Teenage immigrant Rhea Farrell must figure out how to confront fear and loss in 1999 New York City.
In a series of letters to her mum, Rhea details her new life in America, far from Ireland, where her father was buried and her mother's body remains, unfound. Rhea feels free in New York, away from overbearing Aunt Ruth in Coral Springs, Florida. Surviving the streets of the big city seems feasible with the aid of charismatic Sergei, until money and Sergei's charms run low. Every day someone denies her a job, staring at what's left of her right arm while offering a thin excuse. At this rate, Rhea knows she cannot move forward, but she cannot go back to the loose ends in Coral Springs. A meeting one night alters Rhea's course and teaches her that running away is not a proper goodbye. Cassidy anchors readers in Rhea's kaleidoscope of emotions, writing a narrative that’s at times dizzying from the intensity of Rhea's mood changes and at others frustrating due to her stubbornness. It’s a rough emotional landscape, demanding readers with a high tolerance for angst, but the limited point of view pays off eventually. Rhea's journey does not always offer thrills, but Cassidy's consistent momentum moves her forward to where she needs to go.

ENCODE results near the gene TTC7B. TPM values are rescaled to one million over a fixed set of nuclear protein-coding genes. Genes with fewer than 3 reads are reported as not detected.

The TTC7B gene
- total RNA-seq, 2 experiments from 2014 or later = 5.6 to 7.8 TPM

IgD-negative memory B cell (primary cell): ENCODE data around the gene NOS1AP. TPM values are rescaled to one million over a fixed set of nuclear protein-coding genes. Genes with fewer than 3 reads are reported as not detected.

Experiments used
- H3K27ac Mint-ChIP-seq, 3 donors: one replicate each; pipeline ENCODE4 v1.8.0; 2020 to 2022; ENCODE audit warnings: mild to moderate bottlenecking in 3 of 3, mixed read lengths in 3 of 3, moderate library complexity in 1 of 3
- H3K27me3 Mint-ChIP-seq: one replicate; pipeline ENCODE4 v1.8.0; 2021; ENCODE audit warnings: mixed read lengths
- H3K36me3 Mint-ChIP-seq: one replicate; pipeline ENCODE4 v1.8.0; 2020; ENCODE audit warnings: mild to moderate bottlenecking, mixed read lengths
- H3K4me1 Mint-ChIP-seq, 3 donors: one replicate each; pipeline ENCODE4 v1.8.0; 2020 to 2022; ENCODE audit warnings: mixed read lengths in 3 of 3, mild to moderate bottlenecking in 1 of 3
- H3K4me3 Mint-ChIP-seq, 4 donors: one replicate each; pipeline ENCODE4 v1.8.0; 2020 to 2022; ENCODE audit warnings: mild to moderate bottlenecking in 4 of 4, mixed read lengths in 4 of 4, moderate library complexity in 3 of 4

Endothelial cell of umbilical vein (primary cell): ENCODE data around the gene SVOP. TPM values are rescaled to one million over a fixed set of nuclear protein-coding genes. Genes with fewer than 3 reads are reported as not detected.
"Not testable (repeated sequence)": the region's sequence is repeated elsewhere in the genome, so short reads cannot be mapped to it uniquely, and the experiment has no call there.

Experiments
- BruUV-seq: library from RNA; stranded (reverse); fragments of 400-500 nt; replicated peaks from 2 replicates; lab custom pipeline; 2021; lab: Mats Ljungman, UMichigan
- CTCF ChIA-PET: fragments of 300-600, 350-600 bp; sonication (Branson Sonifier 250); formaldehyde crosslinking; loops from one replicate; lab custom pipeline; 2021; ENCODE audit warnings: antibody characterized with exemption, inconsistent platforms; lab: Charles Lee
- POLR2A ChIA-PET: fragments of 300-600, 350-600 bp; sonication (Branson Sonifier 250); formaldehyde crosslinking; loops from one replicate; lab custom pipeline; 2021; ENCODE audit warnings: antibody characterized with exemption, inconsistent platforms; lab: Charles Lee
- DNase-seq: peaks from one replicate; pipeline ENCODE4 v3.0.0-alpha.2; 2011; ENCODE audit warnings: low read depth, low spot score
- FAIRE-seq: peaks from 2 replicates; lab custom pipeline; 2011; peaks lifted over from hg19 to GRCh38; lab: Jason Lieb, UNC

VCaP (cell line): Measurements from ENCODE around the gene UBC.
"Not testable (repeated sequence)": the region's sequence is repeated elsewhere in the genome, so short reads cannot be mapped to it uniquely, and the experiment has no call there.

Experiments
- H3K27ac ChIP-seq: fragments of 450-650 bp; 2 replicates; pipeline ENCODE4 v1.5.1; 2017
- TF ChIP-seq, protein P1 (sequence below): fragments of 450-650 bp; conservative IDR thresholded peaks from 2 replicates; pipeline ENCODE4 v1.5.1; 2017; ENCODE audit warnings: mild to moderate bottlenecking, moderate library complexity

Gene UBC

Heavy and intense, this book will make readers confront their own senses of identity. (Historical fiction. 14 & up)